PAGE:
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Üsküdar

ÜSKÜDAR

The oldest and largest district of Asian Istanbul.

Situated across the Bosporus from the walled city of Constantinople, Üsküdar was called Chrysopolis in ancient times and Scutari in the Byzantine era. In the period of Ottoman rule, Üsküdar became more integrated into the life of the capital city, as it became the center of several dervish orders and tekkes, military barracks, and, in the nineteenth century, textile and other factories. In the 1860s, it was formally incorporated into the municipal government of Constantinople (now Istanbul). It was in Üsküdar that Florence Nightingale set up her famed hospital during the Crimean War (18531856). And in the late nineteenth century, Russian Turks established the first center of Turkic studies in the empire in an Üsküdar tekke. The district, known for its fine gardens, in recent years has become a large residential quarter of the city with a population over 200,000.

see also tekke.


Bibliography


Shaw, Stanford J., and Shaw, Ezel Kural. History of the Ottoman Empire and Modern Turkey, Vol. 2: Reform, Revolution, and Republic: The Rise of Modern Turkey, 18081975. Cambridge, U.K., and New York: Cambridge University Press, 1977.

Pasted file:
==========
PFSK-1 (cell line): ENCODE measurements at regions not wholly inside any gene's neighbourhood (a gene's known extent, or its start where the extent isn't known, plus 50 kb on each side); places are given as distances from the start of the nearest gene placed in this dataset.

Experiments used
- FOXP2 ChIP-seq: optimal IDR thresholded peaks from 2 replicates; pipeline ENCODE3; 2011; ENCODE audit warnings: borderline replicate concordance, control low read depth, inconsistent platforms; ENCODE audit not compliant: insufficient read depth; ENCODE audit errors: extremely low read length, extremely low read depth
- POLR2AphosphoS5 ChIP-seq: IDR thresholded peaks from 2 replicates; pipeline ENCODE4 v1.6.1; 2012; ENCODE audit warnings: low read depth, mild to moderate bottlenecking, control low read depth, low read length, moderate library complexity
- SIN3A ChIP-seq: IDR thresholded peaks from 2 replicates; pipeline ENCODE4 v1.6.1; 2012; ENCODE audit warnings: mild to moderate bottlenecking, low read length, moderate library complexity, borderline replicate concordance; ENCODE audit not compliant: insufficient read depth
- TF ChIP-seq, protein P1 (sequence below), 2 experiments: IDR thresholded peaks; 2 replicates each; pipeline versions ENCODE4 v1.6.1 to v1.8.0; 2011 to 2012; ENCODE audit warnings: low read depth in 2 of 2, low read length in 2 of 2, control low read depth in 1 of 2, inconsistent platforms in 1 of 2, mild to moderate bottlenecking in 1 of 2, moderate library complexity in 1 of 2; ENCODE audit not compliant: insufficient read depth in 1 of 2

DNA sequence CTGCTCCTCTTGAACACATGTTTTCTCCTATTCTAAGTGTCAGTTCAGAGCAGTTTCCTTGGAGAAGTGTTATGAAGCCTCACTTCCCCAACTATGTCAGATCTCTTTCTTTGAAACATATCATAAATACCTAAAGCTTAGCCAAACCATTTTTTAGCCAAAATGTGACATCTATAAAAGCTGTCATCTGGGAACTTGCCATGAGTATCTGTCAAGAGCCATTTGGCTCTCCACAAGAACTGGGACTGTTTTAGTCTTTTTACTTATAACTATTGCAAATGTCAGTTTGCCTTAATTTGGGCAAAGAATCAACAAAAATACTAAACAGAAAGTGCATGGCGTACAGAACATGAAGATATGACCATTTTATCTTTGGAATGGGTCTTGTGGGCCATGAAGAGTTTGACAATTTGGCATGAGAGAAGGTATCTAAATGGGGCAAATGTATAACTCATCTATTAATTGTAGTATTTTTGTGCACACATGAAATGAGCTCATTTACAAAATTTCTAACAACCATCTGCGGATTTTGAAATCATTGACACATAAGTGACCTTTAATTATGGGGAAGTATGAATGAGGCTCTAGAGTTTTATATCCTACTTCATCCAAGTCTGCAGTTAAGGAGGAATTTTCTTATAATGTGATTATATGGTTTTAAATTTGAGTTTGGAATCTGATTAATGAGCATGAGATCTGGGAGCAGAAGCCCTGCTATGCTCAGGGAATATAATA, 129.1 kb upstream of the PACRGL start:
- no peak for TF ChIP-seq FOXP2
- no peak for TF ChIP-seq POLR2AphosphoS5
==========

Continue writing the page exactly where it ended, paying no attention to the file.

elizabeth thompson

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Üsküdar

Üsküdar (üskü´där) or Scutari (skōō´tərē), urban district, part of İstanbul, Turkey, on the Asian side of the Bosporus. It is a commercial and industrial center. Known as Chrysopolis in ancient times, it enjoyed its greatest prosperity after the Ottoman conquest (15th cent.). As the gateway to Constantinople (İstanbul), it was embellished with many mosques, caravansaries, and other public buildings. During the Crimean War, Üsküdar was a base (1854–56) of the British army and the site of the military hospital made famous by the work of Florence Nightingale.

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